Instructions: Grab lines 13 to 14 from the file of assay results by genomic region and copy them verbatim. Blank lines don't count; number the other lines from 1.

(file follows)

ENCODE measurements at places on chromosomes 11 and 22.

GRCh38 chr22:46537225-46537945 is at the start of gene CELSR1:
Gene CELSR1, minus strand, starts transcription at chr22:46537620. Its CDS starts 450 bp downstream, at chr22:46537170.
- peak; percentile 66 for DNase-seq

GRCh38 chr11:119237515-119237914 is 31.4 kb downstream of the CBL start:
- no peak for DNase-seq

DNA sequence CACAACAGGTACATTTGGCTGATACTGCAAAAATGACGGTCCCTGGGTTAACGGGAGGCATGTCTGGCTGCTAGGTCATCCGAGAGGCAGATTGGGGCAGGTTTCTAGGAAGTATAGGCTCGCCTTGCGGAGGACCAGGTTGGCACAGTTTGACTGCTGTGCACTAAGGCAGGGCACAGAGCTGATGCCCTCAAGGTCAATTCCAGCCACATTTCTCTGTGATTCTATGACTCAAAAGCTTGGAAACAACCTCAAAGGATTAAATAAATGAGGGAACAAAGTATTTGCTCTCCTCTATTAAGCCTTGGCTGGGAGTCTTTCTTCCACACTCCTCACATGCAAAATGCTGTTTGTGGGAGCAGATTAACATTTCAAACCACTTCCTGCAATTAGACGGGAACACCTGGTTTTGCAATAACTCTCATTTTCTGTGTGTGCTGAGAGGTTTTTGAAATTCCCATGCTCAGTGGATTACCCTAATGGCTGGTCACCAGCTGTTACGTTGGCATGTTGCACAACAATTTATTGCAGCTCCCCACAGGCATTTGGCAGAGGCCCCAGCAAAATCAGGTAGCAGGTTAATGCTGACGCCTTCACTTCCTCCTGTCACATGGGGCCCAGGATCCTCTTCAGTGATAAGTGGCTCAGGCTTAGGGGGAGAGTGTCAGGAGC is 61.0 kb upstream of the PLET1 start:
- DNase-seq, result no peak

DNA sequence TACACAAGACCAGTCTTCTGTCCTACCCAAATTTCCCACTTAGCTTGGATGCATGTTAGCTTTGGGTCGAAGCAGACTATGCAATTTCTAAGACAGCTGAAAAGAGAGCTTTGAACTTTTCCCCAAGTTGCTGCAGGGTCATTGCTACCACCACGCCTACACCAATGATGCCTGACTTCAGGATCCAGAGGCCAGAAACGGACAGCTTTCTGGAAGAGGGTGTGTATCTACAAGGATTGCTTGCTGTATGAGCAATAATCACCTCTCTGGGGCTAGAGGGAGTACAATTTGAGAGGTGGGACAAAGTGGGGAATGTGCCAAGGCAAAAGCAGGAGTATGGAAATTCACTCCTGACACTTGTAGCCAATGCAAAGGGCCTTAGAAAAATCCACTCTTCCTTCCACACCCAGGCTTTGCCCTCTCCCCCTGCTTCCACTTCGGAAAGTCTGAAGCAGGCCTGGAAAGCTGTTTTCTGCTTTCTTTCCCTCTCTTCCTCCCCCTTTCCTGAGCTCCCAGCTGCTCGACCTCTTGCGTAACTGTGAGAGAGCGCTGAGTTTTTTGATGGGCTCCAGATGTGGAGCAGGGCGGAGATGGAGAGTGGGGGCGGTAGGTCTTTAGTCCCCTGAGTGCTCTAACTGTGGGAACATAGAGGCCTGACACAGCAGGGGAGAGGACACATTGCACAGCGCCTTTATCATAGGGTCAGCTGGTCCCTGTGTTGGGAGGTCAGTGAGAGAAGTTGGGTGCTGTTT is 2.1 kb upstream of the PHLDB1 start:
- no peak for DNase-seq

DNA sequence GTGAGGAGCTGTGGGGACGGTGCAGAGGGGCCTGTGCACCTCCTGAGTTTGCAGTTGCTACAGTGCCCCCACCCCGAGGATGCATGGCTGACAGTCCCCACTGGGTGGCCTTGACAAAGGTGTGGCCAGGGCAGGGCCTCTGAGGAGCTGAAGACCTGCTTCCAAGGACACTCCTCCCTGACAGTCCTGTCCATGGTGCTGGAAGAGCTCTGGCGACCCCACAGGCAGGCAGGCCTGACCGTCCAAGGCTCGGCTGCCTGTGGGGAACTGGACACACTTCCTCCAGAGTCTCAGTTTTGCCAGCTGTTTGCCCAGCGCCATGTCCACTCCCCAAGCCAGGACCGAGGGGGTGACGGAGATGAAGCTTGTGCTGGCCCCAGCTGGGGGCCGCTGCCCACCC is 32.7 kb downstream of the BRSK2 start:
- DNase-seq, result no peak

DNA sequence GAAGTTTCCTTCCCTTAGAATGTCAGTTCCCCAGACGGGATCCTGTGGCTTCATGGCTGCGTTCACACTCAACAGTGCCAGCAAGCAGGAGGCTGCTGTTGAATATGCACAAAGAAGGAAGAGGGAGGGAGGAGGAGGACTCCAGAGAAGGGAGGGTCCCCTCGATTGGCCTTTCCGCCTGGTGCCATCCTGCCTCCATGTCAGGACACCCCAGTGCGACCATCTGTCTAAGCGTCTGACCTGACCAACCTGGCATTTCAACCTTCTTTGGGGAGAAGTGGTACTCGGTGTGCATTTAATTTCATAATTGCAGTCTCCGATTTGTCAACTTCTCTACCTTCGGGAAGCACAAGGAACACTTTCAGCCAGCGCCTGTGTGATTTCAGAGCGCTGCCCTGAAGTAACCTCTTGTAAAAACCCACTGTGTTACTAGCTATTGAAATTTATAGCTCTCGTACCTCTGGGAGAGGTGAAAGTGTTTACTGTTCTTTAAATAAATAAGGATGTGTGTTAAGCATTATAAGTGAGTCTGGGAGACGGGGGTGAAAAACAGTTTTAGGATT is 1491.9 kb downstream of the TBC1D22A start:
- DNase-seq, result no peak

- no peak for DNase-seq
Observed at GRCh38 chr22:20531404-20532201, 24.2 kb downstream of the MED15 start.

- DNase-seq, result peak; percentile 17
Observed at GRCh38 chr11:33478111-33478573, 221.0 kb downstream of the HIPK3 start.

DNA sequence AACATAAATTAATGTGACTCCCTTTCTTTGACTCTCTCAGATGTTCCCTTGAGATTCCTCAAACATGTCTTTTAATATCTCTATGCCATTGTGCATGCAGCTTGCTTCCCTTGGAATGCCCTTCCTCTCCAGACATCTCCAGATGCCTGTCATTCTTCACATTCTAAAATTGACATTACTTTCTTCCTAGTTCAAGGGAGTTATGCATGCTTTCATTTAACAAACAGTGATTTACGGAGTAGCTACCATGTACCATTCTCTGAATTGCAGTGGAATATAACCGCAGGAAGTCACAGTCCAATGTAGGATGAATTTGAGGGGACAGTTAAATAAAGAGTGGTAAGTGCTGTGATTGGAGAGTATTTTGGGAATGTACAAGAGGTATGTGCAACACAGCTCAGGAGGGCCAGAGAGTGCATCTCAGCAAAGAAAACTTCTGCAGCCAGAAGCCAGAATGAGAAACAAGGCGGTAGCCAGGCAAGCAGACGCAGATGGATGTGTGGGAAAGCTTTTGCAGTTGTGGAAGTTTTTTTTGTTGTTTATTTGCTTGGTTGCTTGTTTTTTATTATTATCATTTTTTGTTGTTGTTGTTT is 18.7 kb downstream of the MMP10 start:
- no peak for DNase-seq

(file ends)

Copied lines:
DNA sequence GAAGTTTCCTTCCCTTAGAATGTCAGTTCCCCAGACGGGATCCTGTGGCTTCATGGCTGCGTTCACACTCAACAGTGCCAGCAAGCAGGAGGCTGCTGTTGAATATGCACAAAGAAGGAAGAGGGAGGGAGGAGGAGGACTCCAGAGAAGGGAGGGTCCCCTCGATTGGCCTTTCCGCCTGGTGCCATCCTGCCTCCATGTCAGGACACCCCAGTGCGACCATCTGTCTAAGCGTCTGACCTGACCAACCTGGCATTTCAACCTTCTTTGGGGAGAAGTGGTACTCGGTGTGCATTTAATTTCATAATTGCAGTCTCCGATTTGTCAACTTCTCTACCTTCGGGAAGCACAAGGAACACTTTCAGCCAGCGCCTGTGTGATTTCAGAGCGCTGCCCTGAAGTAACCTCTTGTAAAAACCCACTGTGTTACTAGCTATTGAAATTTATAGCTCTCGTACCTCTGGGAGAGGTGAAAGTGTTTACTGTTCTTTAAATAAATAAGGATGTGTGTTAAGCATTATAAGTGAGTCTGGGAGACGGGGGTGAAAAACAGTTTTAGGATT is 1491.9 kb downstream of the TBC1D22A start:
- DNase-seq, result no peak